As you guessed, I am a retired executive, looking for hobbies. Stumbled into gardening after reading blogs. Always wanted to use eco-friendly items in daily life. So, there was no heistation in deciding to put the vast terrace balcony to use for organic garden.
This entry was posted in Amrit Mitti, Cabbage, Corn, garlic solution, heat, Hyderabad, Papaya plants, Summer, terrace garden, Water, worms and tagged , , , , , , , . Bookmark the permalink.

31 Responses to Garden update March 2012

  1. debajyoti says:

    it looks cool. let’s see how things progress from here on. and do not give up, nope.

  2. subhorup says:

    A few things that resonated with me. I have a set of chili plants from the hills that are braving their second Hyderabad summer (balcony, potted). I used a small pot inside a larger one, so that I could keep the outer pot filled with water to beat the heat of the air.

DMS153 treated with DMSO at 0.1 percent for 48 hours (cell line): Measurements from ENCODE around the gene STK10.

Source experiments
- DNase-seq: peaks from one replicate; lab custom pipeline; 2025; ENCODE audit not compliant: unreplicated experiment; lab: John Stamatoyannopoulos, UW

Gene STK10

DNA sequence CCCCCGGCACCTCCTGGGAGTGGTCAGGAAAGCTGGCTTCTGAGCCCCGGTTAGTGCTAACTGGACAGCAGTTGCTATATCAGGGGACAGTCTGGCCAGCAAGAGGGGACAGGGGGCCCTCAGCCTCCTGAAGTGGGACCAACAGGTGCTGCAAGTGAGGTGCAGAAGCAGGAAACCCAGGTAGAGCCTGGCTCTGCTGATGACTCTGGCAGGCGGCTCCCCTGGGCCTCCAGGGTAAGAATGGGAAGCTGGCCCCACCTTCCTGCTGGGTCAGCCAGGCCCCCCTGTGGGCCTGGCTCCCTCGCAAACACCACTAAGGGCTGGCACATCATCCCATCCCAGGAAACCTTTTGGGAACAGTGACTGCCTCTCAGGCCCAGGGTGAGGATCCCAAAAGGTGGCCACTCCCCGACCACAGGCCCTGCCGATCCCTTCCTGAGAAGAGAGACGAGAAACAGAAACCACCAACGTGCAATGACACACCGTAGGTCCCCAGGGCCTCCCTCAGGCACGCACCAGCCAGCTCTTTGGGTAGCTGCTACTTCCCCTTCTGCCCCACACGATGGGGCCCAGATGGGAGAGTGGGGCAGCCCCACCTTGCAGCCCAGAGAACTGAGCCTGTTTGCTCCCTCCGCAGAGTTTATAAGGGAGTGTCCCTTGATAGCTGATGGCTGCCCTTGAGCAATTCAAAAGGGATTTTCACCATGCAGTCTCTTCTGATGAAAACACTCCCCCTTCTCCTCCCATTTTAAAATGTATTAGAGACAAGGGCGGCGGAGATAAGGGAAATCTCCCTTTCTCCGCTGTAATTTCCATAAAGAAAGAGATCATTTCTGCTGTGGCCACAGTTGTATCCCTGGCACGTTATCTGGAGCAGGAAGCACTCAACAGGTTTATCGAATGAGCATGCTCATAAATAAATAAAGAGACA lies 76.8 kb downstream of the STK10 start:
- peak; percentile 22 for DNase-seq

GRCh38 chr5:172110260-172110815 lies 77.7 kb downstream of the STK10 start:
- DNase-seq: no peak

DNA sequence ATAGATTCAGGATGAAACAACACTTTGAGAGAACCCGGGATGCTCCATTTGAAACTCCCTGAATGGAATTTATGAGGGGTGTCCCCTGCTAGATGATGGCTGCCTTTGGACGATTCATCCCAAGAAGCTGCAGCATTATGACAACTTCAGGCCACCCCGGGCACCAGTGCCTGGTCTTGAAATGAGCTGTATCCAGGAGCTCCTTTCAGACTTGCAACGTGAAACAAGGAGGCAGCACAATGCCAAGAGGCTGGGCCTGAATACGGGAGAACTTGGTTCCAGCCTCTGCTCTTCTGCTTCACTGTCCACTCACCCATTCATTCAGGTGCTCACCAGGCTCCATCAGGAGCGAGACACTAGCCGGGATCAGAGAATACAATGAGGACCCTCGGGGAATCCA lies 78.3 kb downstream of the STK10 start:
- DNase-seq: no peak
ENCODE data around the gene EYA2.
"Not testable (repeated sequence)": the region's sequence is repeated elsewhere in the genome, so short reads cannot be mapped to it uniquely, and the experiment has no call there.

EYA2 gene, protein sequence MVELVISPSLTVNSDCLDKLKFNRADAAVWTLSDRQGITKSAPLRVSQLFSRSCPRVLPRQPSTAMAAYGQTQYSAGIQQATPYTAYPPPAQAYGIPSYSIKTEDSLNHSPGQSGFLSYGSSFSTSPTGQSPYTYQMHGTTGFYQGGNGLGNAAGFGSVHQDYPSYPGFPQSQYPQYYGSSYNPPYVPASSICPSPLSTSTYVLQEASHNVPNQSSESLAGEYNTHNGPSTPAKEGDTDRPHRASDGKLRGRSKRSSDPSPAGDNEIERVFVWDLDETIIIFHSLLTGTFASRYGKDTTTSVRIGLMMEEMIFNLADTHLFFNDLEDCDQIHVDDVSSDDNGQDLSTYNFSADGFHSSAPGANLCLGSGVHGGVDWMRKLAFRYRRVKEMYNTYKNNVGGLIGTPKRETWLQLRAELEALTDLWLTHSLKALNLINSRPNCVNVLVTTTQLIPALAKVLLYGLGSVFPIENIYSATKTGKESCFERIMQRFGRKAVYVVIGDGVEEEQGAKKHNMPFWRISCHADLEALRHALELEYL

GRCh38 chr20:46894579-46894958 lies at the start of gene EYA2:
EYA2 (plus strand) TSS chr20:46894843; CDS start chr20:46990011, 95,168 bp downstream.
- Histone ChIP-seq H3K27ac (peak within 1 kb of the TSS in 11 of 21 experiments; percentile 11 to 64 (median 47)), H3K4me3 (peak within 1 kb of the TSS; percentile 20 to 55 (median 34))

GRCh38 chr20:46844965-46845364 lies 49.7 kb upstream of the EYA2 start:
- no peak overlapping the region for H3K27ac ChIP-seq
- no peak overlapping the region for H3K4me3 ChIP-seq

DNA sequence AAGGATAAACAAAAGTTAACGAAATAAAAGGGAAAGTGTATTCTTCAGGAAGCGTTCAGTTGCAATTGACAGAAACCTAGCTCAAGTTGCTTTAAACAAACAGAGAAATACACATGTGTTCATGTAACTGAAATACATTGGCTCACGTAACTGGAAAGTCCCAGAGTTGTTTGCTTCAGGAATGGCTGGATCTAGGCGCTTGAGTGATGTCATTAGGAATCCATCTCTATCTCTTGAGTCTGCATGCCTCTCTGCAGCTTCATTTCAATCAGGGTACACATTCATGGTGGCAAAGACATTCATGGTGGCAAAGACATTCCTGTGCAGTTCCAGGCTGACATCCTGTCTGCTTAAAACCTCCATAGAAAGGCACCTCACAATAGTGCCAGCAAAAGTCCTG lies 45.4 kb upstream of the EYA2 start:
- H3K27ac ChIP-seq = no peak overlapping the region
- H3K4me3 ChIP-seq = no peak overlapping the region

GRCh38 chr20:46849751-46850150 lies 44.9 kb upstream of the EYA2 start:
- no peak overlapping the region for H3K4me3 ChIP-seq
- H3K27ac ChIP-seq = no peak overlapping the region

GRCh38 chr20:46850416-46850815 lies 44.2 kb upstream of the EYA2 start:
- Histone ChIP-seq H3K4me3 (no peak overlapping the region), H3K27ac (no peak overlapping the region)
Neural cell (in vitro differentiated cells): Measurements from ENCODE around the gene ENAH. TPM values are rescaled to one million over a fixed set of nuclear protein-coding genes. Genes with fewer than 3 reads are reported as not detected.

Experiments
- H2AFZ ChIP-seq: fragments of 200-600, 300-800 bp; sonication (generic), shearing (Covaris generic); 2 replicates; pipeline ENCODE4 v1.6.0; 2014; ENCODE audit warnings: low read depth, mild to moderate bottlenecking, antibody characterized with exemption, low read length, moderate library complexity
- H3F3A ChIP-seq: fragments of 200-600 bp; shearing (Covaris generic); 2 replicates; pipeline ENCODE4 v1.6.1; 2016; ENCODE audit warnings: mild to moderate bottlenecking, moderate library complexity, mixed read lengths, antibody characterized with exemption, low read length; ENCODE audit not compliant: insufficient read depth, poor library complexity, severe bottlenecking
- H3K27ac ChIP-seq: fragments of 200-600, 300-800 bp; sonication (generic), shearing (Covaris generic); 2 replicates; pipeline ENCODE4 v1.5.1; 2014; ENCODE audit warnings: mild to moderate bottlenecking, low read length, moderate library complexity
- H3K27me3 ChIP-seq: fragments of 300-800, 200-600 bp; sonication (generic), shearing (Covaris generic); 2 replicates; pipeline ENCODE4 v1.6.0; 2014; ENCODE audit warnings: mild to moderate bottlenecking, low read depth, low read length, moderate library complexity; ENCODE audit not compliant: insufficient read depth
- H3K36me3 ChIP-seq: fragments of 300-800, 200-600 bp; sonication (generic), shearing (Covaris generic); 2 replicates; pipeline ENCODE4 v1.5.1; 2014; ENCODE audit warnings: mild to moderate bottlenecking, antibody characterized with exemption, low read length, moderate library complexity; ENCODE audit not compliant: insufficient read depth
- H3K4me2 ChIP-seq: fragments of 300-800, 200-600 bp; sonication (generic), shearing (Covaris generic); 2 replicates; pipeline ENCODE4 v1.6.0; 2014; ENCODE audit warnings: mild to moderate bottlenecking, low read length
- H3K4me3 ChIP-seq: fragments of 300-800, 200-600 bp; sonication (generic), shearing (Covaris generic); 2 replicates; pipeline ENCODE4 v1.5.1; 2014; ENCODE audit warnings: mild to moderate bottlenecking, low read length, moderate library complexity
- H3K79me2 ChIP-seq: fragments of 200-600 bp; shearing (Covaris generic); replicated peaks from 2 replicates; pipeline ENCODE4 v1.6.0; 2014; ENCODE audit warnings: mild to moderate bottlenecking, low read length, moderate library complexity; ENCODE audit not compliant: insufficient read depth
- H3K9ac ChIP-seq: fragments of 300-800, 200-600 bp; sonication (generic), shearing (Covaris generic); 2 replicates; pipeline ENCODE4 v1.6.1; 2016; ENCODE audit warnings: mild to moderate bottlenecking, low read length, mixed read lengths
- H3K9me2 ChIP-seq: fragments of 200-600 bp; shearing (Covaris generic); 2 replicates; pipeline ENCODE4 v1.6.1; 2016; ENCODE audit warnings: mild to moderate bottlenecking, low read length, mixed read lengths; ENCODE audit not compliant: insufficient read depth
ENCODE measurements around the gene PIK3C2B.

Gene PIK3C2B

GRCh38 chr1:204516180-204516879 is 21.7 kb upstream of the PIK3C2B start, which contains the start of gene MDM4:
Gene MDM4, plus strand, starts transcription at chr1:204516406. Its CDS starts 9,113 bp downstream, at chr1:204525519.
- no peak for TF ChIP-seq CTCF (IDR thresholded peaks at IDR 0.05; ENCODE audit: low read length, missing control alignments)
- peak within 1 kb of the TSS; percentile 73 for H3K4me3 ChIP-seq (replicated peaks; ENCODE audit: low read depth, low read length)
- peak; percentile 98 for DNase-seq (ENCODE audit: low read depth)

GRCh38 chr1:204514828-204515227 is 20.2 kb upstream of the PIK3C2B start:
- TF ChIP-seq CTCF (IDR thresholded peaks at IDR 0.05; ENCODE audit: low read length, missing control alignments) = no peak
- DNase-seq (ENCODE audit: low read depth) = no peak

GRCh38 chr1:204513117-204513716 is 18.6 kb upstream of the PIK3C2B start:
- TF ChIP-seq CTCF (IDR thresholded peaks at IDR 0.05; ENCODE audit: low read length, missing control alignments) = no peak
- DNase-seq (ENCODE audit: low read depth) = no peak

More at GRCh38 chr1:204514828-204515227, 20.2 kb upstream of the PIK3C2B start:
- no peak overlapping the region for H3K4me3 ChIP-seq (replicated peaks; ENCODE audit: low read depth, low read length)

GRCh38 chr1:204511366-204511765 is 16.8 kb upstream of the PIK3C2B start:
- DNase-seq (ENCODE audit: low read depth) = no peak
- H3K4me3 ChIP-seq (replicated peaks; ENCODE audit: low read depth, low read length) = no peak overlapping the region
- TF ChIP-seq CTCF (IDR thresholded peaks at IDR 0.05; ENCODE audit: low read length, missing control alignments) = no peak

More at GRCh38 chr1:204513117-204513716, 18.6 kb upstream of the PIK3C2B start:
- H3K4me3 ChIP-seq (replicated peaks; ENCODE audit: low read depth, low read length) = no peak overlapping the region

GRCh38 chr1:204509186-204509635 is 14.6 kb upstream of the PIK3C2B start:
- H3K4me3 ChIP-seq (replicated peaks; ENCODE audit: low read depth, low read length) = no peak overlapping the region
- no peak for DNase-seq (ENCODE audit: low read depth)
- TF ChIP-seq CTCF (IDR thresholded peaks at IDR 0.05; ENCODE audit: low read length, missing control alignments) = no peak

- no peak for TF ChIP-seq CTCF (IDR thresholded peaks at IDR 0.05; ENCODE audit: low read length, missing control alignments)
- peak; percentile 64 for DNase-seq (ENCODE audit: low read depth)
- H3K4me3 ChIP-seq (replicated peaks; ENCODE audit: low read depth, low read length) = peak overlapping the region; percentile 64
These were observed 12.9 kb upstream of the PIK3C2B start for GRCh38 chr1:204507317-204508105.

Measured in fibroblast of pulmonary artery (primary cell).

Hopefully organic… a few generations down the line, it probably will not matter, and there will really be no way to tell.

    The need for rainwater harvesting comes from thoughtless urbanization. Governments should work on roads, power and housing and incentivize moving industries to smaller townships. We are not paying for not harvesting rainwater, we are paying for human greed and shortsightedness. We are paying for our distorted interpretation of “civilization.”

    • gardenerat60 says:

      Hi, Welcome here Subhorup. Your comment was lying in Spam!!!May be due to recent Google changes.
      The idea of using one big pot with water for cooling the smaller pot is a good idea, kind of ACfying it seems:-)

      About the houses /flats and our greed, yes, it is. Now the responsibility lies heavily with younger people, and the next young generation.
      They may choose Laurie Baker style houses, who knows? I also imagine that next few generations may start using mud and chuna and thatches for construction, since the sand and other stuff will disappear soon.

  3. namitasunder says:

    Cabbages did survive.Bhutta{corn},brinjal and others to keep hope intact …..Water scarcity and heat are problems but then these will also pass.